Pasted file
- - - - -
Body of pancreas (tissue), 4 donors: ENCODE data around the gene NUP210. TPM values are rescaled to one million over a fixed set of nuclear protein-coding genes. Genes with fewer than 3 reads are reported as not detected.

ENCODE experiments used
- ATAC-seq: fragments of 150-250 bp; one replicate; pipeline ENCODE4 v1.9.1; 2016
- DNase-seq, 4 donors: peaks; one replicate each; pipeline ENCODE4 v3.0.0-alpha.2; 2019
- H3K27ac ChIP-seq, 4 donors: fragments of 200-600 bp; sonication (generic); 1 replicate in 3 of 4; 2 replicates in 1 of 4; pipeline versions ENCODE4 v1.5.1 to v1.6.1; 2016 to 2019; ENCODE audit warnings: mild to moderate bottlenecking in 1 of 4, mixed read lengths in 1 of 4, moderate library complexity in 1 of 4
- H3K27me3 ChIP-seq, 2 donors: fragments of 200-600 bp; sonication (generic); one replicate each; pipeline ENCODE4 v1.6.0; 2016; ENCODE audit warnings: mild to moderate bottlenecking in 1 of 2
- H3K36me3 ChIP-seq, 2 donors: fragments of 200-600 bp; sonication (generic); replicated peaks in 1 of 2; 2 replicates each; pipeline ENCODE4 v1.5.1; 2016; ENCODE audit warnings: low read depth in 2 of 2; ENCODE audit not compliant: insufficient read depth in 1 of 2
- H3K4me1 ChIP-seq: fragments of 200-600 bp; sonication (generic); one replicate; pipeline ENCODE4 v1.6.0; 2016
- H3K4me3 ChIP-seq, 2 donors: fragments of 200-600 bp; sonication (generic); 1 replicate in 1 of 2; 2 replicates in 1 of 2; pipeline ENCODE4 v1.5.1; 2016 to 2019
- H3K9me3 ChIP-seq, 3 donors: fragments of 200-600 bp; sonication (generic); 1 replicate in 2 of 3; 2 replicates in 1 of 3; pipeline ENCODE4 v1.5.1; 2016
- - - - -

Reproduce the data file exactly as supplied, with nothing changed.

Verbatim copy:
Body of pancreas (tissue), 4 donors: ENCODE data around the gene NUP210. TPM values are rescaled to one million over a fixed set of nuclear protein-coding genes. Genes with fewer than 3 reads are reported as not detected.

ENCODE experiments used
- ATAC-seq: fragments of 150-250 bp; one replicate; pipeline ENCODE4 v1.9.1; 2016
- DNase-seq, 4 donors: peaks; one replicate each; pipeline ENCODE4 v3.0.0-alpha.2; 2019
- H3K27ac ChIP-seq, 4 donors: fragments of 200-600 bp; sonication (generic); 1 replicate in 3 of 4; 2 replicates in 1 of 4; pipeline versions ENCODE4 v1.5.1 to v1.6.1; 2016 to 2019; ENCODE audit warnings: mild to moderate bottlenecking in 1 of 4, mixed read lengths in 1 of 4, moderate library complexity in 1 of 4
- H3K27me3 ChIP-seq, 2 donors: fragments of 200-600 bp; sonication (generic); one replicate each; pipeline ENCODE4 v1.6.0; 2016; ENCODE audit warnings: mild to moderate bottlenecking in 1 of 2
- H3K36me3 ChIP-seq, 2 donors: fragments of 200-600 bp; sonication (generic); replicated peaks in 1 of 2; 2 replicates each; pipeline ENCODE4 v1.5.1; 2016; ENCODE audit warnings: low read depth in 2 of 2; ENCODE audit not compliant: insufficient read depth in 1 of 2
- H3K4me1 ChIP-seq: fragments of 200-600 bp; sonication (generic); one replicate; pipeline ENCODE4 v1.6.0; 2016
- H3K4me3 ChIP-seq, 2 donors: fragments of 200-600 bp; sonication (generic); 1 replicate in 1 of 2; 2 replicates in 1 of 2; pipeline ENCODE4 v1.5.1; 2016 to 2019
- H3K9me3 ChIP-seq, 3 donors: fragments of 200-600 bp; sonication (generic); 1 replicate in 2 of 3; 2 replicates in 1 of 3; pipeline ENCODE4 v1.5.1; 2016